“Vintage” point-and-shoot digital cameras are all the rage among Gen Z today, and while you can cruise eBay to find something used to scratch that itch, what can you get for about the same money new?
To answer that question, I headed over to Amazon.com and typed in “Digital Camera” into the search box. Surprisingly, most of the listings that came up were not from any major brands, or any identifiable brand at all. In fact, it wasn’t until 10 listings down that I spotted a Nikon D3200. But the D3200 is $479.
My criterion was that it couldn’t be a camera designed for kids. There were several no-name cameras that were in the $100 and under mark, but I set my sights on the bottom of the barrel, the $21.64 Yosoo Health Gear Digital Camera, Compact vlogging Camera. At least that’s what I think it’s called. It could also be the Acuvar 16MP Megapixel Compact Digital Photo and Video Camera or perhaps it’s the EMVANV HD Digital Camera or maybe even the 01 Digital Camera Recorder, Vlogging Camera. Who knows? It all appears to be the same camera sold under different names without changes to the body at all. For the purposes of this review, I’m going to call it the Camera brand camera since that’s what’s prominently written on the front of what could loosely be described as a camera.
Build Quality (If You Can Call It That)
Most people I showed the gold Camera brand camera instantly recalled the Canon PowerShots of old: boxy, deck-of-cards sized cameras that were ubiquitous in the mid- to late-2000s. They were the cameras that documented many a childhood vacation, wedding or family gathering. And it’s clear whoever the manufacturer of this camera is channeling that nostalgia. I say “whoever” because the instruction manual provided no clue as to the provenance of the camera, nor did the minimalist packaging that the camera came in:
The first hint that it’s not a PowerShot is when you pick it up. Say what you will about how much of a commodity camera those Canons are, they at least feel solid and perform their basic intended function. The second I picked up the Camera brand camera, I figured out what I was in for. It’s incredibly light, but in the cheap way, not the good way. The three AAA batteries that the camera uses weighed more than the camera. The battery door felt like it was going to fall off as I put the batteries in. And those batteries were good for about 155 shots. Ouch.
The rest of the outside of the camera isn’t much better. The “lens” doesn’t move when powered on and it appears almost as if there’s a webcam or some other similarly cheap imaging device glued into an enclosure that’s supposed to mimic the look of a lens. I decided to open up the camera (which was held together by all of 6 screws) to take a look, and well, you can see for yourself:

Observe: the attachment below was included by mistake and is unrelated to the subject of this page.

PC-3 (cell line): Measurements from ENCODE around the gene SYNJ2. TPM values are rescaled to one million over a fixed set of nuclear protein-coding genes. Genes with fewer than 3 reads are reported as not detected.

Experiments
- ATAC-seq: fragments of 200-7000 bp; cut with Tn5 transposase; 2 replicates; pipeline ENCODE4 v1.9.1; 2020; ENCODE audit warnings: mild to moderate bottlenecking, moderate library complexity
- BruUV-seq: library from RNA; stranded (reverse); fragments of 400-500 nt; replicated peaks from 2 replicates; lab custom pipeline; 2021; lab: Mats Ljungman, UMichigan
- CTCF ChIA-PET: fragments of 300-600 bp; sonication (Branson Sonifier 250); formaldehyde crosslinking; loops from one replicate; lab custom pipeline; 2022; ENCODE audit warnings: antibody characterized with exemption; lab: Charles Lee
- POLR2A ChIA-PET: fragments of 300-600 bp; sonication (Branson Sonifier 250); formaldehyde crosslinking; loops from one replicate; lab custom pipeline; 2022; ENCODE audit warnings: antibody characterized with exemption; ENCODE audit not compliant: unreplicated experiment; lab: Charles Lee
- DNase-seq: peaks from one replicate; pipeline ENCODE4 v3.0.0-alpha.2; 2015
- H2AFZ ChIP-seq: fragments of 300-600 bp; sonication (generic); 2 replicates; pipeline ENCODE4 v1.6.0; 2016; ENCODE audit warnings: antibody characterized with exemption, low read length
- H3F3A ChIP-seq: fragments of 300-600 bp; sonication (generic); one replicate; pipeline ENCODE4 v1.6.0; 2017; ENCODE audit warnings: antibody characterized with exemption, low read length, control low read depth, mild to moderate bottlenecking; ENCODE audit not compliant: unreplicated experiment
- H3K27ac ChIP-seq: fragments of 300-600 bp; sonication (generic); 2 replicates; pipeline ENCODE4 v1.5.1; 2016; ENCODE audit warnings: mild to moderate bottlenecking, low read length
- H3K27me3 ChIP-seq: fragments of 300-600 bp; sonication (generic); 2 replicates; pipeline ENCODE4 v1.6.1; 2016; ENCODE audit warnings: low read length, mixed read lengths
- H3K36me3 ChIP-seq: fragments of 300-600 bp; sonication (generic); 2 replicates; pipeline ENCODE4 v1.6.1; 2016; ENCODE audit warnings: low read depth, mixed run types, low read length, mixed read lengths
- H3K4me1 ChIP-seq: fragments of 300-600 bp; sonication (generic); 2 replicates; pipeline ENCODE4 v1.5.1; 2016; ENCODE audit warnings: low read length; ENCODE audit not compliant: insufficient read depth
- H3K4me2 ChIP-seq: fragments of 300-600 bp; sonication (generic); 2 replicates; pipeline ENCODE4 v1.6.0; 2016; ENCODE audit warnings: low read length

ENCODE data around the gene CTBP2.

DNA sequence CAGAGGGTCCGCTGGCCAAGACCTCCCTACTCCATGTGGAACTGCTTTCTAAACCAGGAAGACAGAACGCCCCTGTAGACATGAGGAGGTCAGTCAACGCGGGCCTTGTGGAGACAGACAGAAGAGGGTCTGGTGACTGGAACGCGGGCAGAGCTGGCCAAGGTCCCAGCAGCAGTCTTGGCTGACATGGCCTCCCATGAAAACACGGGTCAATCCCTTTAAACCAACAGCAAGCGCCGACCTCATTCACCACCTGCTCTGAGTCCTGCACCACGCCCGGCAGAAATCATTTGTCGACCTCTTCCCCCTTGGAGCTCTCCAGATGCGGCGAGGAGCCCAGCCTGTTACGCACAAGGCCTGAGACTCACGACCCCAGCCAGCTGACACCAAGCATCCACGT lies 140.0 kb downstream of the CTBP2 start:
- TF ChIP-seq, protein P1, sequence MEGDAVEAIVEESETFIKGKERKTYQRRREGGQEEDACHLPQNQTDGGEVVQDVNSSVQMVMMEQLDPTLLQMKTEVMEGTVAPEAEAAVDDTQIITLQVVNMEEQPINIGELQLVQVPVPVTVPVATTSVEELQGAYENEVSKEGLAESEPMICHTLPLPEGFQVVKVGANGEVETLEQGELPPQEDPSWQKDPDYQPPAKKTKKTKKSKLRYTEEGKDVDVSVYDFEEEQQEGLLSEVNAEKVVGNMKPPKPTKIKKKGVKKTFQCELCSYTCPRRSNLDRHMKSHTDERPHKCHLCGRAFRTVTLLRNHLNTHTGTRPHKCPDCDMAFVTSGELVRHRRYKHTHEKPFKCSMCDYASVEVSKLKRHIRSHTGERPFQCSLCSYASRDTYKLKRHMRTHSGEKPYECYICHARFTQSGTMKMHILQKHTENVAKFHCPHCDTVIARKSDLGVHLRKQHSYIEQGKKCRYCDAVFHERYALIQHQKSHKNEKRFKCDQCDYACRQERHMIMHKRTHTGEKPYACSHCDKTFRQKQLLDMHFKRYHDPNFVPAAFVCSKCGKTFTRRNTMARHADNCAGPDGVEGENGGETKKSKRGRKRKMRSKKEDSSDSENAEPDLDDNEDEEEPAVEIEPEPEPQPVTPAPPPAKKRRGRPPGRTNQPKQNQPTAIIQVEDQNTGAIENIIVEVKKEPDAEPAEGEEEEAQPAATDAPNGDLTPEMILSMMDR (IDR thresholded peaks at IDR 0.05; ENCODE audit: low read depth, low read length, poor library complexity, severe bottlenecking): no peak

It sure looks like a webcam with an incredibly small imaging sensor underneath. All of the silver and fancy bezel work is just for show. Your cell phone has no reason to fear the image quality of this camera.
There’s a flash, but it’s not actually a flash but rather a small LED light that stays on continuously and isn’t powerful enough to actually light anything. Light leaks from the top of the camera body when it’s turned on.
Out back there are black buttons with markings molded into them. One set is a “T” and “W.” On the screen, it looks like these buttons zoom in and out, but they don’t work and the image is always recorded at the widest angle no matter what you’re looking at. And that widest angle is not so wide. I’d estimate about 40-45mm or so. There’s the usual four-way controller, and OK button in the middle of that, a play button and a menu button.
Underneath, there’s a tripod mount that’s off-center and apparently made of plastic. There’s a small slot next to that for an SD card. The photocopied sheet of paper that was posing as a manual inside the box said that it couldn’t use larger than a 32 GB SD card, and so, I abided with a 16 GB card.
The camera handles, at best, poorly. The shutter button seems to function only 75% of the time, and it’s not always clear what the rest of the buttons do. There is a menu, and most standard items are there, followed by some strange ones such as “frequency” and “screen saver” whose functions are not immediately clear. There’s also the ability to add quartz dating to your photos, but that seems to turn itself on and off at random.